Common name: Butterbur, purple butterbur, Western coltsfoot,
butter dock, Arctic butterbur, bog rhubarb, pestilence wort
Botanical names: Petasites hybridus, Petasites
© Martin Wall
Parts used and where grown
Butterbur, or Petasites hydridus, is found in colder, northern regions of Russia
and Europe. A species native to the northern United States and much of Canada is Petasites
frigidus. All parts of either plant can be used, including root, rhizome, leaves, and
flowers. Both species are easily confused with their close cousin, Eastern coltsfoot
(Tussilago farfara), a plant that looks the same and has similar properties and
Butterbur has been used in
connection with the following conditions (refer to the individual
health concern for complete information):
Historical or traditional use (may
or may not be supported by scientific studies)
Traditionally the entire plant was used as a demulcent to soothe a dry, spasmodic cough.1 It was primarily made into a tea,
and used only for short periods of time. Using the herb as a tea may have helped reduce the
liver’s exposure to butterbur's toxic compounds, as they are not normally water
Butterbur contains petasins, a group of bitter-tasting compounds in a class of chemicals
called sesquiterpenoids. Petasine is a specific petasin considered important in butterbur.
Petasins relax blood vessels and various smooth muscles in the body, such as those that are
found in the uterus and lungs, according to test tube and animal studies.2 Petasins
are also known to reduce inflammation, as demonstrated in human studies.3 Because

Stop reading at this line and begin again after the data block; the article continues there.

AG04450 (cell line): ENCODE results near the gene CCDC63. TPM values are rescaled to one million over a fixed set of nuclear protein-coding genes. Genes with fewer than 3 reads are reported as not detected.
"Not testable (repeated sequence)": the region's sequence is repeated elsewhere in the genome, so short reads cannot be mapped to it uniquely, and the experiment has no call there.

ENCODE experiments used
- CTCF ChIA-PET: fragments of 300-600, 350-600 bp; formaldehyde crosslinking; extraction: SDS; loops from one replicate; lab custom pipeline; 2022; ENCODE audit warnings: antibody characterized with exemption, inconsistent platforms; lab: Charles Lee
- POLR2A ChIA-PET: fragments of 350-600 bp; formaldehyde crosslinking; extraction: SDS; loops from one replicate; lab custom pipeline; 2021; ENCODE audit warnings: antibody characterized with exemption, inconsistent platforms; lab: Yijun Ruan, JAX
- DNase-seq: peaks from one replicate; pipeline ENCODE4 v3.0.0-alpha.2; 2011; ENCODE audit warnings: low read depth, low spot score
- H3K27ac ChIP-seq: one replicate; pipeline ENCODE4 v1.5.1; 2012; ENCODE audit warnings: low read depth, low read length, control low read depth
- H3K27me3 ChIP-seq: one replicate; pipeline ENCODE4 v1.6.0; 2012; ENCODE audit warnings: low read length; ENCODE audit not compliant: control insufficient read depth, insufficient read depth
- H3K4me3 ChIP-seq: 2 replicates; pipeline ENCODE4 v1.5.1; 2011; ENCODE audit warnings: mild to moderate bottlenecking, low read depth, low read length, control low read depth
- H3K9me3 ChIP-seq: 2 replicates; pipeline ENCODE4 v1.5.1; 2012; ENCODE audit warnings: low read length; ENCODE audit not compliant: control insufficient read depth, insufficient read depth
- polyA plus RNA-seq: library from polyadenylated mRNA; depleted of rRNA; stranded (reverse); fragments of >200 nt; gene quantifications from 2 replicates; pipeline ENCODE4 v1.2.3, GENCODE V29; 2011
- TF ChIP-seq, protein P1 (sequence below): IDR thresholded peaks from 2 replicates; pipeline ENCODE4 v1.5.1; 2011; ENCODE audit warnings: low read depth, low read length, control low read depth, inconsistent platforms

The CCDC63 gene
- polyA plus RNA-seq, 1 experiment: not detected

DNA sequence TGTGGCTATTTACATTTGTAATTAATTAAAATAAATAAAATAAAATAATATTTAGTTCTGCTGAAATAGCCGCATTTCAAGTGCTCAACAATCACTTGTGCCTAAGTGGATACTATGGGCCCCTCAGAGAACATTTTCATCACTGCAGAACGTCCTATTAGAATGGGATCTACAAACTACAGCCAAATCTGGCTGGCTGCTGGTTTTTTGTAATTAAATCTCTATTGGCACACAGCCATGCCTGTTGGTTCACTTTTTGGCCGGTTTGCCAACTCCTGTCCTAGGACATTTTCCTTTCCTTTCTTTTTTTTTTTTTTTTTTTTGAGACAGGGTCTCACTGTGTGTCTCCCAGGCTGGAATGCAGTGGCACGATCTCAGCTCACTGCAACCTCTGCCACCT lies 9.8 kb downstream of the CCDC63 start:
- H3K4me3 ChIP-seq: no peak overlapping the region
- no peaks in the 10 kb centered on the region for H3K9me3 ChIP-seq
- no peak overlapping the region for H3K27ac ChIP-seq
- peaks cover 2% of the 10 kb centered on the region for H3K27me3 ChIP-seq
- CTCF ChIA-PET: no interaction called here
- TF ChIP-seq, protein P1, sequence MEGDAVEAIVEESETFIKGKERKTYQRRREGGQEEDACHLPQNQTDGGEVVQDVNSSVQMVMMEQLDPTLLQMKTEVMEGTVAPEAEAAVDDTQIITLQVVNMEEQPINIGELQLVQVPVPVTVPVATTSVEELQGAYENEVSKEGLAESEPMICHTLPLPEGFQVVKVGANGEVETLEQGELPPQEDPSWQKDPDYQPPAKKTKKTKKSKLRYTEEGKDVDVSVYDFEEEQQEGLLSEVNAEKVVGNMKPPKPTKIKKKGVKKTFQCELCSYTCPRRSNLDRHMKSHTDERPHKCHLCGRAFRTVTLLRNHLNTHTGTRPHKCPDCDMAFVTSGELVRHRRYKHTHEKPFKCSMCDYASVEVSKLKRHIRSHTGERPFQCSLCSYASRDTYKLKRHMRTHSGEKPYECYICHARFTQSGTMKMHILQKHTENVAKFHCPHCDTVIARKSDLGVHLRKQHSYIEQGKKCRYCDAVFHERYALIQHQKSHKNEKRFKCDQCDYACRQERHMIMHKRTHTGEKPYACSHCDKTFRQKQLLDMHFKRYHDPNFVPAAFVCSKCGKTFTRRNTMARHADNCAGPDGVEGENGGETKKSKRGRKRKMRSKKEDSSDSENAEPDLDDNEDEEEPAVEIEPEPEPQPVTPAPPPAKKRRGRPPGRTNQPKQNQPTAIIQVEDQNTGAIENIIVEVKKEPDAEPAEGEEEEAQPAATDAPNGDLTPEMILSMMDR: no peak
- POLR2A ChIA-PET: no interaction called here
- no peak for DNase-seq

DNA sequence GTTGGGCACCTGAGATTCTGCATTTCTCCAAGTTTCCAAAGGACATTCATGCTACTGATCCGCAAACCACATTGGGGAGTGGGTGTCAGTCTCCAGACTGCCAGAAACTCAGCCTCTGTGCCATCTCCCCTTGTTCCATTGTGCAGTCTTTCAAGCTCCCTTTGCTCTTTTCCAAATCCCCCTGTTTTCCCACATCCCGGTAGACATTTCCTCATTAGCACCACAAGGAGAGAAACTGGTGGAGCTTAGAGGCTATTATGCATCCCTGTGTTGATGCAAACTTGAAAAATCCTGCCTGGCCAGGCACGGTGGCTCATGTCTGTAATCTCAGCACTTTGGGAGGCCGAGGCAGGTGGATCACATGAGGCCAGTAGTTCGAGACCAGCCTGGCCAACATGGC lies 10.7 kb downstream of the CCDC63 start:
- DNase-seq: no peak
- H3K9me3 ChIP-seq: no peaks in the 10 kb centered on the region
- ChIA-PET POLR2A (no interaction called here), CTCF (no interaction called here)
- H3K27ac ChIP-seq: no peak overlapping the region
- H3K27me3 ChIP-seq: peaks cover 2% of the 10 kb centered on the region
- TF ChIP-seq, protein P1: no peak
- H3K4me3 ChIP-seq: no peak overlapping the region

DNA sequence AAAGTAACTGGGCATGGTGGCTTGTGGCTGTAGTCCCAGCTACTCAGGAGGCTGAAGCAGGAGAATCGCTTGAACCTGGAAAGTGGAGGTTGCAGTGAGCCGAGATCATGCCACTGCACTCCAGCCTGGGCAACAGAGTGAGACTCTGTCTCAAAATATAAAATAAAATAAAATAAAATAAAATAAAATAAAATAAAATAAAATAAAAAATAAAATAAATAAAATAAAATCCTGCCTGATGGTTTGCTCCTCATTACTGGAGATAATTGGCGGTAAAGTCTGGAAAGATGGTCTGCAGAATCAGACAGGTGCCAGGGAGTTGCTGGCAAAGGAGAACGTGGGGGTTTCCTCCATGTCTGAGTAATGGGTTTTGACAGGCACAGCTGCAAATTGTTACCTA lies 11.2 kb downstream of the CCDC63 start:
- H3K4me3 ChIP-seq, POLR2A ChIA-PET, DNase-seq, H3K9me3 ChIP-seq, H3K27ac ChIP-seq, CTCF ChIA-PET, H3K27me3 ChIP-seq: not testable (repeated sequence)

of these properties, butterbur might be expected to be beneficial for people with migraines and asthma. Butterbur extracts have consistently been
shown to reduce symptoms in people with migraines more effectively than placebo. Butterbur has
also been shown to help people with asthma, although the results have been
conflicting.4 5 6 Some studies have also shown that butterbur
extract works just as well as a common antihistamine drug for people with hay fever, but without causing drowsiness.
Butterbur also contains unsaturated pyrrolizidine alkaloids. These can cause severe liver
damage in some people if taken for too long. Only extracts that exclude pyrrolizidine
alkaloids should be used.
How much is usually taken?
The most commonly available product is an extract of the rhizome of Petasites
hybridus standardized to contain 7.5 mg of petasine per capsule. This type of extract
removes the pyrrolizidine alkaloids to avoid causing liver damage. Intake is usually 1 to 2
capsules three times per day.
Are there any side effects or interactions?
There are no known side effects as long as pyrrolizidine alkaloids are not present. When
they are present, they can cause serious liver damage and even liver failure or death.
Therefore, pyrrolizidine alkaloid–containing extracts should not be used.
At the time of writing, there were no well-known drug interactions
1. Moore M. Medicinal Plants of the Pacific West. Santa Fe NM:
Red Crane Books, 1993.
2. Wang GJ, Shum AY, Lin YL, et al. Calcium channel blockade in vascular
smooth muscle cells: Major hypotensive mechanism of S-petasin, a hypotensive sesquiterpene
from Petasites formosanus. J Pharmacol Exp Ther 2001;297:240–6.
3. Thomet OA, Schapowal A, Heinisch IV, et al. Anti-inflammatory activity
of an extract of Petasites hybridus in allergic rhinitis. Int
4. Lipton RB, Gobel H, Einhaupl KM, et al. Petasites hybridus
root (butterbur) is an effective preventive treatment for migraine. Neurology
5. Lee DK, Haggart K, Robb FM, Lipworth BJ. Butterbur, a herbal remedy,
confers complementary anti-inflammatory activity in asthmatic patients receiving inhaled
corticosteroids. Clin Exp Allergy 2004; 34:110–4.
6. Ziolo G, Samochewiec L. Study on clinical properties and mechanism of
action of petasites in bronchial asthma and chronic obstructive bronchitis. Pharm Acta